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New MPAA Leader Committed to 'Net Piracy Fight

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_____Related Article_____
Glickman Selected to Replace Valenti at MPAA (The Washington Post, Jul 1, 2004)
_____Digital Rights_____
Senator Induces Support for Piracy Bill (washingtonpost.com, Jul 22, 2004)
Study: Global CD Piracy Trade Tops $4.5 Billion (Reuters, Jul 22, 2004)
TiVo's Plans Lead to Fight On Copyrights (The Washington Post, Jul 22, 2004)
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By David McGuire
washingtonpost.com Staff Writer
Thursday, July 1, 2004; 4:25 PM

The selection of former Agriculture Secretary Dan Glickman to replace Jack Valenti as head of the Motion Picture Association of America won't result in any changes in the industry's policy of aggressively fighting online piracy, the two men said Thursday.

"Privacy and protecting the intellectual property of creative works has got to be the number one issue," Glickman said in the press conference to announce his ascension to one of Washington's top lobbying posts.

Glickman, who steps into Valenti's shoes in September, said he still needs to educate himself about a handful of piracy-related measures that the MPAA has been lobbying in Congress, but he said that he supported the organization's existing stance on those measures.

Congress is considering measures that would make it easier for law enforcers to prosecute people who illegally trade copyrighted movies, music and software over peer-to-peer file-trading networks. Lawmakers are also considering a measure -- strongly opposed by the MPAA -- that would allow consumers to bypass copyright protection measures in CDs and DVDs.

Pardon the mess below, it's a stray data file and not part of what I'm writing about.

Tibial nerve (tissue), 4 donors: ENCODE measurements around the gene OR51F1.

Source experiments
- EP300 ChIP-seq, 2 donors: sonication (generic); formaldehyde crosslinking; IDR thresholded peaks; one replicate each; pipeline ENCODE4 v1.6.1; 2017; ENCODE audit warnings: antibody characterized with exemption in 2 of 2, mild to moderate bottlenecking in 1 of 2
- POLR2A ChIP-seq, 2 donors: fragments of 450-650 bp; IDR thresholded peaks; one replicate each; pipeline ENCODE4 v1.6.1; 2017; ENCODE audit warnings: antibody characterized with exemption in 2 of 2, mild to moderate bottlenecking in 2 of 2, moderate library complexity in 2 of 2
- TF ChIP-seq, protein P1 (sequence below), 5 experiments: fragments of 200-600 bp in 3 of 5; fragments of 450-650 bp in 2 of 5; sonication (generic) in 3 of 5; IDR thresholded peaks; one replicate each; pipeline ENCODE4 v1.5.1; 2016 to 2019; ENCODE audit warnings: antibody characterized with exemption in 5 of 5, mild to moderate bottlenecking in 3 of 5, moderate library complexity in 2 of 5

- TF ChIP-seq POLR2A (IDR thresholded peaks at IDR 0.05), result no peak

"I'm going to spend the next couple of months getting up to speed on this and other pieces of information," Glickman said. Neither he nor Valenti would comment about specific pieces of legislation.

Valenti said he told Glickman that guarding against piracy and safeguarding the movie studios intellectual property would be his "prime priority" at the organization.

The U.S. film industry has suffered fewer losses from Internet piracy than the music industry, mostly because downloading movies remains a lengthy process for many computer users. But Internet connection speeds are getting faster, and many high-speed Internet customers can now download a movie in a matter of minutes.

The MPAA does not disclose any estimates for how much it thinks its members have lost to Internet piracy, but the group estimates that movies are illegally downloaded 400,000 to 600,000 times every day. The association also says offline bootlegging accounts for $3.5 billion in losses every year.

Glickman said it wasn't enough to focus solely on lobbying for stiffer penalties for online pirates, saying that the industry also should concentrate on education and exploring new business models to get movies out to consumers in more ways than they're currently available -- views that are in line with Valenti's past statements on Internet piracy.

"I think there has got to be a multi-faceted approach to dealing with piracy," Glickman said.

Music accounts for about two-thirds of illegal downloads of copyrighted material, according to a study released last year by Palisades Systems, an Internet security firm based in Ames, Iowa. Palisades found that movies made up 23 percent of illegally downloaded works in its study of 22 million file-sharing transactions.


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